Book: Her Fearful Symmetry
Two sets of twins. Two ghosts. Two men. London. Highgate Cemetery. A mystery. A plan (or two) gone wrong. Secrets. The folly of finally getting what you wished for.
This was such a good book. However, I am left feeling undecided about my final opinion.
I loved the first half. Twins Valentina and Julia Noblin inherit their aunt’s (their mother’s long-estranged twin sister) apartment and estate in London, with the stipulation that they must live in the apartment for one year, and that their parents must never enter the apartment. The twins (who are mirror twins, meaning that each is the mirror image of the other — one’s heart is flipped, they have a mole in the exact same place on either the right or left cheek, etc.) are of course thrilled. They do absolutely everything together and even still dress alike. They set off on this new adventure of twindom with high hopes and no real plans.
Once they get to London, they enjoy taking day trips to explore. They get to (slowly) know their neighbors. Martin, upstairs, who has severe OCD. Robert, downstairs, her aunt’s much-younger lover, and keeper of her diaries. They explore the cemetery, in which they are graveowners (their aunt is buried there). They adopt a kitten.
And yet things are not all right. Robert grieves terribly for Elspeth (the aunt), and yet is drawn to Valentina. Valentina desperately wants to get away from her twin, Julia, who insists on keeping Valentina closer than ever. Martin’s wife cannot live with his OCD any longer and leaves him. And Elspeth, the aunt, is a ghost.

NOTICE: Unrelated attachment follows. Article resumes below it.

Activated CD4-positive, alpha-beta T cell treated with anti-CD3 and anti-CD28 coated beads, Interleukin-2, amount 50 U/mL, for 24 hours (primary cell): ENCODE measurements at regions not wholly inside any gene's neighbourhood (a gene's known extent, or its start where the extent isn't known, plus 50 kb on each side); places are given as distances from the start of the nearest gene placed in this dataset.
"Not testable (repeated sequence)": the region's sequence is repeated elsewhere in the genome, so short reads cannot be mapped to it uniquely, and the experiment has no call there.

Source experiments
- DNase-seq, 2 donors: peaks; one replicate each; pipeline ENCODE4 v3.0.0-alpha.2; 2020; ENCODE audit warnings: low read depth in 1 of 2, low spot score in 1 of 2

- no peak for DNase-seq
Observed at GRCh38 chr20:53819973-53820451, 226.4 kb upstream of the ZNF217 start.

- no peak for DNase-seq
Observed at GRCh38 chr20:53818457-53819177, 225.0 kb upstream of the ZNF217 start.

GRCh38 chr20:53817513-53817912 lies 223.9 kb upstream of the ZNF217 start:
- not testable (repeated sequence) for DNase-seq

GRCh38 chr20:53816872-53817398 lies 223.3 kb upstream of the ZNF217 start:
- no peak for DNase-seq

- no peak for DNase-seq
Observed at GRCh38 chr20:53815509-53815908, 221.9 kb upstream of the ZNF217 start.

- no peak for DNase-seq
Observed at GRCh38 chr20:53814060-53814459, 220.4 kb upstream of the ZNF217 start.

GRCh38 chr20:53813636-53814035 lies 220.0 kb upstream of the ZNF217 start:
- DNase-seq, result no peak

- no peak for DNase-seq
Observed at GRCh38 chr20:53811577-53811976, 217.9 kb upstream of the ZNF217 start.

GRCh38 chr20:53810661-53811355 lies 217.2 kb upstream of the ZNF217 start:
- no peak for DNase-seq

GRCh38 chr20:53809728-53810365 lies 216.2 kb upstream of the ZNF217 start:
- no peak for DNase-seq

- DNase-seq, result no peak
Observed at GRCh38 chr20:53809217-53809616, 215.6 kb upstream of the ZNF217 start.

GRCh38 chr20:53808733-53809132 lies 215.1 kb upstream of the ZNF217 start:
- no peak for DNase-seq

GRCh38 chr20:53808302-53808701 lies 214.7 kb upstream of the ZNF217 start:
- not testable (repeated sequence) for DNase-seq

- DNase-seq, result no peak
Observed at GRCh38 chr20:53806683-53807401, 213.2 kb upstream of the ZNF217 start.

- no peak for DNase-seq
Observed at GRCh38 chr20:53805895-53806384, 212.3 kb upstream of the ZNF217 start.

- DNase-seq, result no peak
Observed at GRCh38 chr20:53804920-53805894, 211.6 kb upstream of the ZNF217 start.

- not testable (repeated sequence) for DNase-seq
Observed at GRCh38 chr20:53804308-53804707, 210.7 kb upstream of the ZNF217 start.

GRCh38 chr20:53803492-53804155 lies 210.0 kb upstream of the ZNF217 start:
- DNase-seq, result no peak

The parts where Elspeth discovers how to haunt, how to affect the real world (moving objects, writing in the dust, etc.) was fascinating and almost gleeful. Elspeth cannot leave her flat, and so she haunts the twins. Nothing scary… just cool ghostly touches, curtains moving, and finally, some words written in the dust. And that’s when the twins and Robert become aware of her.
After that, although I enjoyed the story, things get a little weird. Elspeth the ghost becomes another character in the set. She is not a mystery at all. She interacts with her nieces and Robert daily. She wants things. She wants to know things. She clearly does not want to be dead at all.
Valentina, on the other hand, seems to be retreating. She pulls away from Julia. She is afraid to let Robert get close. She is weak and frail, and cannot manage life on her own, although she longs to. She wishes she could just get away.
In the end, everyone gets what they want (mostly), but it’s not particularly happy in each case. Like the cracked and jagged branches of the cover of this book, things go wrong, wishes are fulfilled that should not have been fulfilled, secrets are broken open anticlimactically, the path is twisty-turny and somehow deeply unsettling.
I think that I felt like the first half of the book was one way, and the second half, although deeply interesting, felt like too much happening all at once, and nothing going to the way you thought or wished it would. Which I suppose is the point. One of the things I liked about Niffenegger’s other book, The Time Traveler’s Wife, was how real she made the time-traveling feel. Troublesome and dangerous and scary and real. The same applies here. How it feels to be a ghost, how it feels to be a stifled twin, how it feels to have a heavy secret, how it feels to be betrayed, how it feels to realize too late what you’ve done.
I also found it to be almost unbearably sad in ways. It left me feeling unsettled, and I did not expect that.
So. I really really enjoyed it, but have mixed feelings after finishing it. However, now I totally want to go see Highgate Cemetery. Also, a very good review from the New York Times, which touches on the obsession theme which I didn’t get into here.